By: Barry E. Haimo, Esq.
May 23, 2019
Biggest Celebrity Estate Planning Failures
Fame and fortune may insulate celebrities from many daily struggles everyday people face. But just like you and me, without proper guidance they are subject to the very same pitfalls of estate planning as us.
That’s why, today, we’re going to take a peek into estate mistakes the rich and famous make. They should be important lessons for all.
Prince left this planet three years ago. What he did not leave was a will, and his estate has made little headway through probate over that entire time. However, the lack of a will wasn’t an oversight. Previous legal battles left Prince with zero trust in legal professionals, so he simply opted not to draw one up.
Some have described the court battles currently in development among his heirs as disaster in action – one battle of which is who, for certain, his rightful heirs actually are.
In our professional opinion, general distrust isn’t reason enough to forego protecting a legacy you work your whole life to build.
No Trust At All
Lou Reed did draw up a last will and testament, but given his private nature, it’s unlikely he would have wanted to take his private matters public in this way. Seems like he didn’t get very good advice.
Moreover, even though he bequest his fortune to his wife and sister, a will has to go through probate – something that tends to be incredibly time-consuming.
Even modest estates can benefit from funding a trust during a person’s lifetime. How so? They work to prevent family feuds, protect assets for blended family members, and decrease the time it takes to carry out a person’s last wishes.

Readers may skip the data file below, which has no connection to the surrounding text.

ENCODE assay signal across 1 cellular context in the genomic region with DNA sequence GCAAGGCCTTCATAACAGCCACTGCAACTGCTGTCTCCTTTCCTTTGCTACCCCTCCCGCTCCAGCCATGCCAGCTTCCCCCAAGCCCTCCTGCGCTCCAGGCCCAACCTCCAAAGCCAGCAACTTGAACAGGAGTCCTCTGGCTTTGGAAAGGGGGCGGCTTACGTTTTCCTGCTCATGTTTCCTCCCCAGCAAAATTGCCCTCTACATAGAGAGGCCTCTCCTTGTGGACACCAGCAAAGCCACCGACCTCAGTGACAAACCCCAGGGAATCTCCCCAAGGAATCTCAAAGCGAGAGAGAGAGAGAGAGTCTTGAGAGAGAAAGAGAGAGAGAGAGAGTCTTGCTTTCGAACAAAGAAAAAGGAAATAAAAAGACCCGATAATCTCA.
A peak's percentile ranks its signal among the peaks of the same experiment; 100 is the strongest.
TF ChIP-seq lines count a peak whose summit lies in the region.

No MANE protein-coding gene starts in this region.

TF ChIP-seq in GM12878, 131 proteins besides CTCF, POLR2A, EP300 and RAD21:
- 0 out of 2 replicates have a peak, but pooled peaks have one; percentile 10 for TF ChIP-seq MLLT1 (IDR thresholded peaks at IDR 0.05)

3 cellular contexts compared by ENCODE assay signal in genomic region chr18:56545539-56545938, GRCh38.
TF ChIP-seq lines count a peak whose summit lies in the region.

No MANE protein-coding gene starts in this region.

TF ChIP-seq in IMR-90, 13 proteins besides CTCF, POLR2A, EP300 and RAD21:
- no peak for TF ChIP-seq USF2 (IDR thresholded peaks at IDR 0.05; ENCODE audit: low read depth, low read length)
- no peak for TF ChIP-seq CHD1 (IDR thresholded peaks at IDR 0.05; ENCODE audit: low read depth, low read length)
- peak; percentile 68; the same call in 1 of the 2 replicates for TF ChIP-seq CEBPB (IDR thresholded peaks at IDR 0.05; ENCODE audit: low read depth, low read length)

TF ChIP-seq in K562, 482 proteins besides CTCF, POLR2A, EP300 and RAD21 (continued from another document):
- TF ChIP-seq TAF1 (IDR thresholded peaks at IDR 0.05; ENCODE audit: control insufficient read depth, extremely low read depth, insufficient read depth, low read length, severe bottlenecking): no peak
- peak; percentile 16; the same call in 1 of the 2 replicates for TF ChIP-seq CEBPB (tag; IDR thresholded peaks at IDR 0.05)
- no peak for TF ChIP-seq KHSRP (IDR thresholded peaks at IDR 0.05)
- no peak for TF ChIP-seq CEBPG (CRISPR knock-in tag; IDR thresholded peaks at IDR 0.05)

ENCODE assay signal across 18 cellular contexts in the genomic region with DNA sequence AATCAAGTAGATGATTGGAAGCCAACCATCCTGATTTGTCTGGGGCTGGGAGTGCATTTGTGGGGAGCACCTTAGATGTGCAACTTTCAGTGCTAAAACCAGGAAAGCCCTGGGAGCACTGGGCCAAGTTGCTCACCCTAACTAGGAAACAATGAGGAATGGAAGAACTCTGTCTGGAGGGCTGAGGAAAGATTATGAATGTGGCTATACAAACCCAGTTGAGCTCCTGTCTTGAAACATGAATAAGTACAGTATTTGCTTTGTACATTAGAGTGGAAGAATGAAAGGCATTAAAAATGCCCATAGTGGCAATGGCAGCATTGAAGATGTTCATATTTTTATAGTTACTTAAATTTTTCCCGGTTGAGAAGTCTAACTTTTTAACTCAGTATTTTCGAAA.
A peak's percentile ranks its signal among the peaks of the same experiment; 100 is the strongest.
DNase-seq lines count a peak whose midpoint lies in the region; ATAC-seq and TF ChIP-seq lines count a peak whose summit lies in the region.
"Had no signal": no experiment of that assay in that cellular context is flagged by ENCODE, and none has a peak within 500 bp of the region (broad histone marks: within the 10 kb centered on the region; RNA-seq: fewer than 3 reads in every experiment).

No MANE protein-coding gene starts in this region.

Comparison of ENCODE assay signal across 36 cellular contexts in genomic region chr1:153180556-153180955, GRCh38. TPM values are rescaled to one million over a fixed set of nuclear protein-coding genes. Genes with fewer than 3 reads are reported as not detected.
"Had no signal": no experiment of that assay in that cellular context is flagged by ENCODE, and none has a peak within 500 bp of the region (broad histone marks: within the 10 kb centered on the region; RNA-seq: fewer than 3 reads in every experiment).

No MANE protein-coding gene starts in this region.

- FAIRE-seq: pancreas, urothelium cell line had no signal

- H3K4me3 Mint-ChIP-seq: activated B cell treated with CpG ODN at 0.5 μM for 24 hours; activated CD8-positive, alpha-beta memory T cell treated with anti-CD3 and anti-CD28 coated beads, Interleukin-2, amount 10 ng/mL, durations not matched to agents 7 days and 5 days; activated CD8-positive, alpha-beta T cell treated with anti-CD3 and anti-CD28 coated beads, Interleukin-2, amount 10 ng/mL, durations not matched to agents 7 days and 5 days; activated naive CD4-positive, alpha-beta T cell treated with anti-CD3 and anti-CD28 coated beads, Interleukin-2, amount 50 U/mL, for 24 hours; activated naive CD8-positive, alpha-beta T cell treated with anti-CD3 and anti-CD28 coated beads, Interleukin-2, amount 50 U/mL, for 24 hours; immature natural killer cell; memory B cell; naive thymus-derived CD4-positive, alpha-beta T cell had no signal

Jerry Garcia named his third wife fiduciary of his estate. As one-third beneficiary herself, requiring her to look out for the interests of all the other important women in his life is quite a lot to ask of someone so emotionally and financially invested in the outcome.
Don’t make the same mistake. Select executors with little or no vested interest who are diplomatic, fair, and comfortable level working with the legal and financial professionals involved. This will ensure your loved ones are properly taken care of.
On the flip side, Jim Morrison was over-simplistic, and that cost his siblings everything.
His two-page will essentially bequest everything to girlfriend Pamela Courson. If she didn’t survive him, he wanted everything equally divided between his brother and sister – nothing to his parents. Unfortunately, Morrison couldn’t anticipate Pamela’s fate, and what the will did not account for was her death so soon after his own.
Worth tens of millions of dollars at that point, his estate passed to Courson’s parents, and was eventually split between hers and Morrison’s surviving parents – with nothing to Jim’s sister and brother as he’d wished. A simple trust would have ensured his desired beneficiaries had ultimately inherited his estate.
When someone dies and there is money for the taking, it doesn’t take much to trigger disputes that can turn family and friends into enemies. Take a look at your own estate plans, and take these magnified lessons to heart.
Barry E. Haimo, Esq.
Strategic Planning With Purpose®
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